10. We are all familiar with merge-sort. Given an array of N integer elements, let’s break up the array into two halves, sort each half separately and then merge the two sorted halves. This is a classic example of the ‘divide and conquer’ approach, by which the problem is broken down into several sub-problems. Each is solved recursively, and then you combine the solutions for the sub-problems to solve the original problem. Is it always possible to design a‘divide and conquer’ algorithm to all problems? If not, what characteristics should a problem exhibit to be amenable to this approach? Can you give an example of a problem which is not amenable to the ‘divide and conquer’ approach and explain why it is not suitable?
11. You are given a set ‘A’ containing N integer elements and asked to solve the problem of finding the minimum in a given range of A. For instance, if A is {8, 2, 9, 5,1,4, 11, 3, 14}, the range minimum for A[1…5] is given by the element A[5], since A[5] is 1 and that is the minimum element in the range A[1..5]. Can you come up with an O(N) algorithm for solving the range minimum query if you are allowed to preprocess the set A?
12. Let A be a multi-set of integers consisting of N numbers. You are allowed to pick up two integers at a time. If both are even or both are odd, you discard both and insert an even integer. If not, you discard the even integer. Given that there are an even number of odd integers initially in A, can you tell whether the last integer will be even or odd? What is the reasoning behind your answer?
13. You have 100 doors in a row, all of which are initially closed. You make 100 passes over these doors starting with the first door. The first time when you make the pass, you visit every door and toggle the door (i.e., if the door is open, you close it. And if it is closed, you open it). During the second pass, you visit every second door (doors numbered 2, 4, 6,8…). During the third pass, you visit only every third door (doors marked 3, 6, 9, 12…). You repeat these passes until you finish all the 100 passes. Now can you determine what state each door is in, after the 100th pass? Which doors are open and which are closed?
14. The lowest common ancestor (LCA) of two nodes ‘u’ and ‘v’ in a binary search tree is defined as node A, which has both ‘u’ and ‘v’ as its descendants (note that a node can be its own descendant). Write an algorithm to find the lowest common ancestor of a binary search tree. Instead of writing a new algorithm for finding the LCA, if you are given the in-order traversal of the binary search tree along with the nodes ‘u’ and ‘v’ for which the LCA needs to be found, can you use the in-order traversal information to determine the LCA? Does this work in all cases? If so, explain why. If not, give a counter-example.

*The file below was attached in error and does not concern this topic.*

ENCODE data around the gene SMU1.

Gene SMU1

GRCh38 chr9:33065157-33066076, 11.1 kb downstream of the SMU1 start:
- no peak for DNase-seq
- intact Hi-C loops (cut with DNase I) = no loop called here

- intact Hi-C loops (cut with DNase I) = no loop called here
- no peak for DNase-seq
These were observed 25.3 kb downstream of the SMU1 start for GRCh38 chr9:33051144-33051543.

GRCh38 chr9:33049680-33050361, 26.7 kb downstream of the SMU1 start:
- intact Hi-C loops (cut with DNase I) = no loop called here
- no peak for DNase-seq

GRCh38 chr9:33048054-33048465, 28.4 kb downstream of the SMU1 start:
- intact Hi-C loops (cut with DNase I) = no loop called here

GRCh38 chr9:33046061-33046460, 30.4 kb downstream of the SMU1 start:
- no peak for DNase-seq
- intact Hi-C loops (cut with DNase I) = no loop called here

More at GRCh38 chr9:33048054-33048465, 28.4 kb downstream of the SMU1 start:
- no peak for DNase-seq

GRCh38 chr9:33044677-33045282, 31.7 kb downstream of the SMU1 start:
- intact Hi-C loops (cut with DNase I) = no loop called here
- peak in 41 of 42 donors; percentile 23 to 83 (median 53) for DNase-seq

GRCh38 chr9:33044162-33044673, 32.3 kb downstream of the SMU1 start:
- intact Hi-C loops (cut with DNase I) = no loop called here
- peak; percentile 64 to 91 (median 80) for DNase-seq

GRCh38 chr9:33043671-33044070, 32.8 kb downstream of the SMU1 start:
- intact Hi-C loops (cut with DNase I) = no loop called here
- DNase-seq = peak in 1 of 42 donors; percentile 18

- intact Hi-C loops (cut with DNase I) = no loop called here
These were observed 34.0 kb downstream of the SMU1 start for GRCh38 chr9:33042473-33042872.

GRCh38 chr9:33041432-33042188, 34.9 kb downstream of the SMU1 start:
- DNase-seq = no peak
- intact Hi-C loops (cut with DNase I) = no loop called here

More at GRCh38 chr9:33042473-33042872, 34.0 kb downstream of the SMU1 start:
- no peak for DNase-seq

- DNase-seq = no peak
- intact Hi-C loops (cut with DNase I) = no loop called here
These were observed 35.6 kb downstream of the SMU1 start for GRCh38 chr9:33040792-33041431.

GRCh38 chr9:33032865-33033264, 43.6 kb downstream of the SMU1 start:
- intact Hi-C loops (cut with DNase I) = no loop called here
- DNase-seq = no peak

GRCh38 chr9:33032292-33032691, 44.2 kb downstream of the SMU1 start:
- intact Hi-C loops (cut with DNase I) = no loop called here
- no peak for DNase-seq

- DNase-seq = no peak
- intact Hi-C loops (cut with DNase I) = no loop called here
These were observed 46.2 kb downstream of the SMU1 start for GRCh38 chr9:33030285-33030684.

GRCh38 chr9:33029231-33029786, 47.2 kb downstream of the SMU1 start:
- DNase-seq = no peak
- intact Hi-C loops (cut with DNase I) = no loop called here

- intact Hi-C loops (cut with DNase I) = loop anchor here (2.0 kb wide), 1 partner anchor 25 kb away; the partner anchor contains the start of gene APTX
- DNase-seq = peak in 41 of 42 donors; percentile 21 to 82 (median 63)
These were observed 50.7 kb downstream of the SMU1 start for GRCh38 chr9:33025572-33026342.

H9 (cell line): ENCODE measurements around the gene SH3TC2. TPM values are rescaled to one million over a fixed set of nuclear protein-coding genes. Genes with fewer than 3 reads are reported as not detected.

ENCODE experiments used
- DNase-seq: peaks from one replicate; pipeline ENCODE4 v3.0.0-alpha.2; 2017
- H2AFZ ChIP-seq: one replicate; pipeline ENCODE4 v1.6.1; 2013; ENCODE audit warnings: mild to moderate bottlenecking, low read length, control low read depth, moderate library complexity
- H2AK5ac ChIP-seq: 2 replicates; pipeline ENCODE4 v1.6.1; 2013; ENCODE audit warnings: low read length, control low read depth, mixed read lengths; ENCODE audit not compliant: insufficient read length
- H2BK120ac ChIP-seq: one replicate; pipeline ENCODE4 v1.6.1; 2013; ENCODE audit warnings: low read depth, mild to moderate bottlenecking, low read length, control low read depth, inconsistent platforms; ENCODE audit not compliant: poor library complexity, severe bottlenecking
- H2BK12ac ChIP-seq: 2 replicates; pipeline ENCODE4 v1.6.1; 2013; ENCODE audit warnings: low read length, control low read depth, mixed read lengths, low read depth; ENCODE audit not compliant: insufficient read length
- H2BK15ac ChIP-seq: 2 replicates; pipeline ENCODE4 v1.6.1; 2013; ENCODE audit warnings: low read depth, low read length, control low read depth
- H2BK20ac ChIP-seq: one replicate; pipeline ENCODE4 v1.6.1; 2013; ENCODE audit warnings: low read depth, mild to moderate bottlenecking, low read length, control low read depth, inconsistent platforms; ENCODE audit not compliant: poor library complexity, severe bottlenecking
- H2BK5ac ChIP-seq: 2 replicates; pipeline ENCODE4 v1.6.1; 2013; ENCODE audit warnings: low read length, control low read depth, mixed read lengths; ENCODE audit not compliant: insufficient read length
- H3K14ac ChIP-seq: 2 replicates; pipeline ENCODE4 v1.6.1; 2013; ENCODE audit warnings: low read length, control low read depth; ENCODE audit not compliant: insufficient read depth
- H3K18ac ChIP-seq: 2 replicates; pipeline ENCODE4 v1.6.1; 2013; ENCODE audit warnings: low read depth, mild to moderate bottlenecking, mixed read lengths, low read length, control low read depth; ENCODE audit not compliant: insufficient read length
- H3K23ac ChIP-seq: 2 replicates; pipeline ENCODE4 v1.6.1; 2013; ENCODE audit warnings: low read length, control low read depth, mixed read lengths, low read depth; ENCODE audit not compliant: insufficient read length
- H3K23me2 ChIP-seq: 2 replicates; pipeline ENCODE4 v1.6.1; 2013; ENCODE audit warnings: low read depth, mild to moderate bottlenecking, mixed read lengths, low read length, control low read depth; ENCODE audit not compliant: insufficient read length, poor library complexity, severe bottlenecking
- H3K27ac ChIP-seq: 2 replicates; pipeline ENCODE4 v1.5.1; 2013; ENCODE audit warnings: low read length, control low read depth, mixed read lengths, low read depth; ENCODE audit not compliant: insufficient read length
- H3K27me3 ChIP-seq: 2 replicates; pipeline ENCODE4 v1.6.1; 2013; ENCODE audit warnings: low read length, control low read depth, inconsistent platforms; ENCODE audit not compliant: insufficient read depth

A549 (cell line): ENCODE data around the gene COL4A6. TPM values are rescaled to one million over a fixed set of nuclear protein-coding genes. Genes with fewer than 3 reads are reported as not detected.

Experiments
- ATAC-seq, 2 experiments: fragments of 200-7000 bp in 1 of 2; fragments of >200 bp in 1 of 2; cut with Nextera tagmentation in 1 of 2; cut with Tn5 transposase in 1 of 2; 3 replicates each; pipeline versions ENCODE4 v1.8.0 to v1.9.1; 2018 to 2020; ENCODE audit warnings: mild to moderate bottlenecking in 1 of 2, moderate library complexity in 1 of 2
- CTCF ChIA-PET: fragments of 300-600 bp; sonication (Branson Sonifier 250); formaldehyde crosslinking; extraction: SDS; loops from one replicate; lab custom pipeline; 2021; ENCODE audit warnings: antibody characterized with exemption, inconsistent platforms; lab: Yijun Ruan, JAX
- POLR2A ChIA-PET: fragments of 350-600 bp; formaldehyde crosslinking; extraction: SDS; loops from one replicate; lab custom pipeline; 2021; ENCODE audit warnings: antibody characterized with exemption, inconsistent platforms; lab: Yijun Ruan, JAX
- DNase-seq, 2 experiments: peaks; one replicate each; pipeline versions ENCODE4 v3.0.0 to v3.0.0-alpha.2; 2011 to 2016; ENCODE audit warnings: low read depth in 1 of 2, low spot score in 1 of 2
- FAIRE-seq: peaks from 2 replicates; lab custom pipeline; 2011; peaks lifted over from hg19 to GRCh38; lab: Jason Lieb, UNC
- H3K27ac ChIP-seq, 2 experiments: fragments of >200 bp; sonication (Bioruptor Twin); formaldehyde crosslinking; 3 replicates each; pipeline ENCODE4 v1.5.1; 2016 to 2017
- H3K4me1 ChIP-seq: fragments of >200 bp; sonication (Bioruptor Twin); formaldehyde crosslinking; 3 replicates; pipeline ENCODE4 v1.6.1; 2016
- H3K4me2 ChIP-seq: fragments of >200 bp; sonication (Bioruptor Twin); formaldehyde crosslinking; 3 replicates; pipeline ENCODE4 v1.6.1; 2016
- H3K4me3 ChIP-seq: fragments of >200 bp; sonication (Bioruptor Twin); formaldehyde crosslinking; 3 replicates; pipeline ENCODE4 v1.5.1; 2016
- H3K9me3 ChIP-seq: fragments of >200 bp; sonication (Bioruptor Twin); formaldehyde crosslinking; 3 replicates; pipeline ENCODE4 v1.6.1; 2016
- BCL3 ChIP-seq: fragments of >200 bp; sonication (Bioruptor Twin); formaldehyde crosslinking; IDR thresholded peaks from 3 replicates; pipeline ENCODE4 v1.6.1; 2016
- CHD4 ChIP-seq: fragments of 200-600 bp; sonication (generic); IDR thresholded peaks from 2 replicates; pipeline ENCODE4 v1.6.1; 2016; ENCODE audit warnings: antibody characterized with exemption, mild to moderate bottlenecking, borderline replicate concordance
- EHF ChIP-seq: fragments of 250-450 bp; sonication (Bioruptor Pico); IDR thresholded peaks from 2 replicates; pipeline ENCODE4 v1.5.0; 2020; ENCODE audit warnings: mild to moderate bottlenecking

15. You are given an undirected graph G (V, E) where V represents the set of vertices and E represents the set of edges, and a weight function c(u,v), which associates a non-negative weight with the edges of the graph. A minimum weighted cycle in the graph is defined as the cycle, whose sum of edge weights is the minimum over all cycles in the graph. A maximum weighted cycle is one whose sum of edge weights is the maximum over all the cycles in the graph.
(i) Can you come up with an algorithm for finding the minimum weighted cycle? What is the complexity of your algorithm?
(ii) Can you come up with an algorithm for finding the maximum weighted cycle? What is the complexity of your algorithm? Can you come up with a polynomial time algorithm for this problem? If not, why not?
My ‘must-read book’ for this month
This month’s book suggestion comes from one of our readers, Shruti, and her recommendation is very appropriate to this month’s column. She recommends an excellent resource for algorithmic problems—the website containing a discussion on algorithms from Jeff Erickson, available at http://www.cs.uiuc.edu/~jeffe/teaching/algorithms/. The link has pointers to lecture notes as well as additional exercises in algorithms and data structures. Thank you, Shruti, for sharing this link.
If you have a favourite programming book/article that you think is a must-read for every programmer, please do send me a note with the book’s name, and a short write-up on why you think it is useful so I can mention it in the column. This would help many readers who want to improve their software skills.

If you have any favourite programming questions/software topics that you would like to discuss on this forum, please send them to me, along with your solutions and feedback, at sandyasm_AT_yahoo_DOT_com. Till we meet again next month, happy programming!